Friday, September 15, 2006

Woodstock, James, Chris, Soho, and the Whitney

Indian Head Resort Cottages, 2006, Oil on Panel, 16x20

Last Saturday, we drove down to Woodstock to attend the opening for the juried show that one of my pieces had been accepted into (and won a prize, as if I haven't mentioned that often enough). We got a late start so by the time we arrived we had just enough time to take a quick look around, have a carrot and a little cheese thing from the food table and then we had to leave to make the 4pm train to the city. I did talk to an artist I had been in another show with last winter, Judith Reeve, and I was hoping to see the juror, Jon deMartin, with whom I had taken a figure drawing workshop with last summer, but unfortunately he wasn't there.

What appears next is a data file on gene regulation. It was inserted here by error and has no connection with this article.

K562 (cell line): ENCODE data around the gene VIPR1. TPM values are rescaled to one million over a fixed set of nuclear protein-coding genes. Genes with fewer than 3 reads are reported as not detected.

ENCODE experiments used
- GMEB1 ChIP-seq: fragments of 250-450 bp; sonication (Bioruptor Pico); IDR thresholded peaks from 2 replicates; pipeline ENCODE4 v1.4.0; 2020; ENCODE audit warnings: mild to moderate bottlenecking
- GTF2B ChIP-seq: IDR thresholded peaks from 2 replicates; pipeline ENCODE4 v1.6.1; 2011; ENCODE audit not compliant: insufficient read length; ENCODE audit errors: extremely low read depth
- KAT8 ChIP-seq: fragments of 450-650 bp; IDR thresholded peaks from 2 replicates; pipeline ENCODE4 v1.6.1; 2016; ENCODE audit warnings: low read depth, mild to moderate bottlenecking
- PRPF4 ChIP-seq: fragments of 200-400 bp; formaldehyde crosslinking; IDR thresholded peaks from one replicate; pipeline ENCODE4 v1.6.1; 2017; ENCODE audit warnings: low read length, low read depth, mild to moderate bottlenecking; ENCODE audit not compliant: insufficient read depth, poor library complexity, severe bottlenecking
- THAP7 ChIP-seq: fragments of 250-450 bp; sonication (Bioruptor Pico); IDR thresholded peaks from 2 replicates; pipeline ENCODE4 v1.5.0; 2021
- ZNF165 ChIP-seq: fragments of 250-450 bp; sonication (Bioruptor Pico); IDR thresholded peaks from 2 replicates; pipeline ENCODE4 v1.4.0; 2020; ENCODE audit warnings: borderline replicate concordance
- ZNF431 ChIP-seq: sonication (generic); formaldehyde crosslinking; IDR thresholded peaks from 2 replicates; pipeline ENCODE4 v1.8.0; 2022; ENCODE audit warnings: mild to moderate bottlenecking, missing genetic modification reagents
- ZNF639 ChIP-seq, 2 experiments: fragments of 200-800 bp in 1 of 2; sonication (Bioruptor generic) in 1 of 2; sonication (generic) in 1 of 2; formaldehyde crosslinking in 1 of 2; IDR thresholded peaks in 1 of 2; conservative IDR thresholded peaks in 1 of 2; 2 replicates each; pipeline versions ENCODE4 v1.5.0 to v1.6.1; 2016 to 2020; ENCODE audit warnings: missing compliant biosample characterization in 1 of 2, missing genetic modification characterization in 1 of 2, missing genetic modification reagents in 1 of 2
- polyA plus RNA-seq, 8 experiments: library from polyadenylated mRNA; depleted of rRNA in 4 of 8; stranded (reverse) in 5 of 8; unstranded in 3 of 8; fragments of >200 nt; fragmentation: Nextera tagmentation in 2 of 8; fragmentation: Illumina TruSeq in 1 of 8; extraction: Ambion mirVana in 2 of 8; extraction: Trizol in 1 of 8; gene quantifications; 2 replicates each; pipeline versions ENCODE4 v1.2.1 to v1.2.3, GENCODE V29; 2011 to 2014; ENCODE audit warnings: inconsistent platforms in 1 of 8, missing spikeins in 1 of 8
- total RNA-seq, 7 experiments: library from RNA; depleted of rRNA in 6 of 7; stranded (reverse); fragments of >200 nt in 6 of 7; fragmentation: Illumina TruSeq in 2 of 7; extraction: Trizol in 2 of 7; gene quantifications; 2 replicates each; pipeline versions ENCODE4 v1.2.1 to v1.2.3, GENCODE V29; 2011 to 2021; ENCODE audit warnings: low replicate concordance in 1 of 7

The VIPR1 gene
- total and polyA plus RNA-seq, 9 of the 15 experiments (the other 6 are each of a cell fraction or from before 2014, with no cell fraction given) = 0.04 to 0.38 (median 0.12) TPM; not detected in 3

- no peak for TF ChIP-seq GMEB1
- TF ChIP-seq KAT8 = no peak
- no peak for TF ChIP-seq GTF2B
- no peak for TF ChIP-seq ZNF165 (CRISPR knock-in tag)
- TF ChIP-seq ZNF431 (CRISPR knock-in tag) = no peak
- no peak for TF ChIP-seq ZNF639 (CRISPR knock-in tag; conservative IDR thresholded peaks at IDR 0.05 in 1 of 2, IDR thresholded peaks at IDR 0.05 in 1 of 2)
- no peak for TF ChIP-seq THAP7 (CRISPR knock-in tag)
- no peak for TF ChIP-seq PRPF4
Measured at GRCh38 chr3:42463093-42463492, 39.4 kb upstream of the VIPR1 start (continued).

So we made the train, got to our hotel which I discussed earlier this week, spruced ourselves up a bit and left again to go to the show to see James Wolanin's work and to hopefully meet up with him and Chris Rywalt. Which we did. I will skip the details as James described the evening very accurately on his blog and Chris described the evening very accurately on his blog and I really doubt that all you blog readers need to actually read my very accurate description of the night as well. I would like to add though, that James' work is amazing, wonderful color and content and I am happy to have finally met him as I have been reading his blog for quite awhile. Chris is very enjoyable, very smart and funny even if he does tend to forget where he parks his Lexus (just kidding, I don't think it was a Lexus, but it was red which is my usual way of identifying a car, do they make a Lexus in red? aren't they usually champagne or silver or black?), and NYC is so much nicer than it was when I used to visit in the 80's. I was always sure I would be mugged, as most everyone I knew had been, but this time (and the last few times I've been there) I felt completely comfortable walking around late into the night. I do wish that we had gone inside CBGB's, but I just couldn't handle the derision I felt from the people out front. I suspect that I (and Doug) look too much like what they have to hate in order to be punk. I am sighing here.